“If I had a forum, I would tell the youth that every decision they make in life will determine how they end up. I may not have been a smoker for a long time, but who knows, the disease might have caught up with me because of the few years I smoked. There is so much to live for because we are the leaders of tomorrow.”

Kinyua’s story is a point to ponder in light of the consequences of smoking.

The slim, soft-spoken man, seemingly humbled by an experience that came too early in his life, walked with a slight stoop.

However, he declared cheerfully to me that he had been feeling much better since he started treatment.

“It was bad. I could barely walk. I had to bend over because of the pain in my chest. Now I feel as if my lungs are all cleared up and I do not have to struggle to breath,” he said.

He was initially evasive about how he might have contracted lung cancer.

“I know I used to smoke, those years when I was young, playing truant and sneaking out of school for a puff or two. I never thought it was dangerous. Later I became an established smoker, not a chain-smoker. Just a casual smoker of about three or four cigarettes a day,” he said.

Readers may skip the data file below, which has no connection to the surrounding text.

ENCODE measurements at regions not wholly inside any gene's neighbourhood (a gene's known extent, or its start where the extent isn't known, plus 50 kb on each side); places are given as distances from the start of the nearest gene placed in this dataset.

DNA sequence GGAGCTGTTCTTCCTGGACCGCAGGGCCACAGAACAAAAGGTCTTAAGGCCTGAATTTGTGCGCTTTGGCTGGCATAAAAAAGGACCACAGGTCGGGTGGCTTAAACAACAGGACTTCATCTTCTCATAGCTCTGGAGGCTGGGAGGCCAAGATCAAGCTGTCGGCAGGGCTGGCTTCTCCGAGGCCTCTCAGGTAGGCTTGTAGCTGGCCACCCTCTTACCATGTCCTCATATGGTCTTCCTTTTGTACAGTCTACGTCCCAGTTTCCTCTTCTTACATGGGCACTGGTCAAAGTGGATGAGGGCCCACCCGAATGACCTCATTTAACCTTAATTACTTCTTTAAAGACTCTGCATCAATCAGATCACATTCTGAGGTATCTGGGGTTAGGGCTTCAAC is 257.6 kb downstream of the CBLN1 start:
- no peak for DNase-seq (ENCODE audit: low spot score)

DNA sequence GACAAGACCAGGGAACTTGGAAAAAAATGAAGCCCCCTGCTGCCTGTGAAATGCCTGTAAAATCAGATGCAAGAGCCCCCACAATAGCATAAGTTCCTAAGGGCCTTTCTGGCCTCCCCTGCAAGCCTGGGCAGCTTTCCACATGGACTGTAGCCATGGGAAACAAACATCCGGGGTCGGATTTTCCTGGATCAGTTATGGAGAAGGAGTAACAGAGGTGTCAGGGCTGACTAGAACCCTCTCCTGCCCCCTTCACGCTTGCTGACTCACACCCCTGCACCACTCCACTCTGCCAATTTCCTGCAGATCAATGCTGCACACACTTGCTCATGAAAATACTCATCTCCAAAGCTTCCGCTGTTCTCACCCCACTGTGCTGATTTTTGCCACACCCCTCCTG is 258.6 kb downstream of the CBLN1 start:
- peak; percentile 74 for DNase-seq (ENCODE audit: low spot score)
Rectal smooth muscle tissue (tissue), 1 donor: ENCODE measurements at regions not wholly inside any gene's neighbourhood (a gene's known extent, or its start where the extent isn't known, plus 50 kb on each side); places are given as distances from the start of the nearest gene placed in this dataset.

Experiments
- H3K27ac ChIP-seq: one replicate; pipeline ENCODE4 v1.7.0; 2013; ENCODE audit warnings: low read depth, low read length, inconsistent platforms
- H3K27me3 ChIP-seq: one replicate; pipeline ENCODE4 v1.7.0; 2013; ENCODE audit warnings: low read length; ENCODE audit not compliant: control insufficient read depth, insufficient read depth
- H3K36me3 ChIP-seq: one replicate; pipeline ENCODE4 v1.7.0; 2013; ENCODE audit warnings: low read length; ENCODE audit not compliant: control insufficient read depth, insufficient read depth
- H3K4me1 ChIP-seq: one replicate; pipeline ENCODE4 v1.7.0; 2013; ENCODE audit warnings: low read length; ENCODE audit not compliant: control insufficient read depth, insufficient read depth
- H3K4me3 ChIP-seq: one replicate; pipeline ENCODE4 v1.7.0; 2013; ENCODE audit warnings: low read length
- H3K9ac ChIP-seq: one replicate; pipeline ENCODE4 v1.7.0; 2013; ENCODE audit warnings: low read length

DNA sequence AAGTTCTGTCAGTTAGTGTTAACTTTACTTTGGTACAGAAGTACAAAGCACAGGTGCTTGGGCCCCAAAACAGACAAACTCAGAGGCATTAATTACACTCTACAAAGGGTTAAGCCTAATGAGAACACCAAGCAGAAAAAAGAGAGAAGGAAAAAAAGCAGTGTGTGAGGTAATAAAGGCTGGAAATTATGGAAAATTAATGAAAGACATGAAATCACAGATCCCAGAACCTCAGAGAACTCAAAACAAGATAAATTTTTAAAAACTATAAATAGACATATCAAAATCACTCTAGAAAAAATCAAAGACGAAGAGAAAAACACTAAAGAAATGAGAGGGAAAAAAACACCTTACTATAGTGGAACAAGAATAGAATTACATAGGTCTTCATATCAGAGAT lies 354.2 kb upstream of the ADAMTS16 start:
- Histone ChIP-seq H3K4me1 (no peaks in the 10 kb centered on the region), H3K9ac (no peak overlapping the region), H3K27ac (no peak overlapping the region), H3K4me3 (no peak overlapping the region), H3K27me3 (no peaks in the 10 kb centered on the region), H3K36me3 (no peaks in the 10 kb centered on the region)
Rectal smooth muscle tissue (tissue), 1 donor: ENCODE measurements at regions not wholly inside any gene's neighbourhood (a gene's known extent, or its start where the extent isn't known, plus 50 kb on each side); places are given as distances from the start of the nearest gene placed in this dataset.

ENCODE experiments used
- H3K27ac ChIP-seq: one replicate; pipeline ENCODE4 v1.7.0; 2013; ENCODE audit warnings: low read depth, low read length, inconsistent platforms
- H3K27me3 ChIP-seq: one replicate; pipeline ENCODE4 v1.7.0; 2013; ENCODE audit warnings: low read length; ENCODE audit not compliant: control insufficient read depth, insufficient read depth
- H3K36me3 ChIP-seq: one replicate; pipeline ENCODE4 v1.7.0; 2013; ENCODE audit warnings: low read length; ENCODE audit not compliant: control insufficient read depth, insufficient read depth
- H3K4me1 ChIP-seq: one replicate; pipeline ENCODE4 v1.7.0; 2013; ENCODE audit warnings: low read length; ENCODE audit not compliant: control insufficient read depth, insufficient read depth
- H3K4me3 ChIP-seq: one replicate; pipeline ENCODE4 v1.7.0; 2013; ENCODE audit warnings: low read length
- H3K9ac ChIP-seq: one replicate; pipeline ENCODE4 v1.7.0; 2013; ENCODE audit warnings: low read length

Bad Habit

“You never think about it, you just go ahead and smoke, not because you cannot live with the craving. It is just a bad habit that you develop, which becomes very difficult to shake off.”

About a year ago, in October, Kinyua who was then working as a casual labourer in Industrial Area started developing muscle pains on his right arm and back. He explained how the pain would attack him: “The pains could centre on the hands and slightly towards the right side of my chest. With time, they became almost un-bearable and the painkillers did not seem to work.

For almost six months, I was in and out of hospital getting a painkiller after another but with no satisfactory results.

Finally, a doctor that I had been seeing regularly recommended a CT scan to determine what exactly was ailing me. This is when a small growth in the chest was discovered.” Kinyua talked about the strenuous treatment that cancer patients go through.

“Were it not for my strong Christian background and the way the doctors prepared me for the hard news, I don’t think I would have made it. Also. As I later learnt, the tumours had been discovered fairly early and intercepted so I stood a better chance for recovery,” he had said gratefully and with a lot of hope.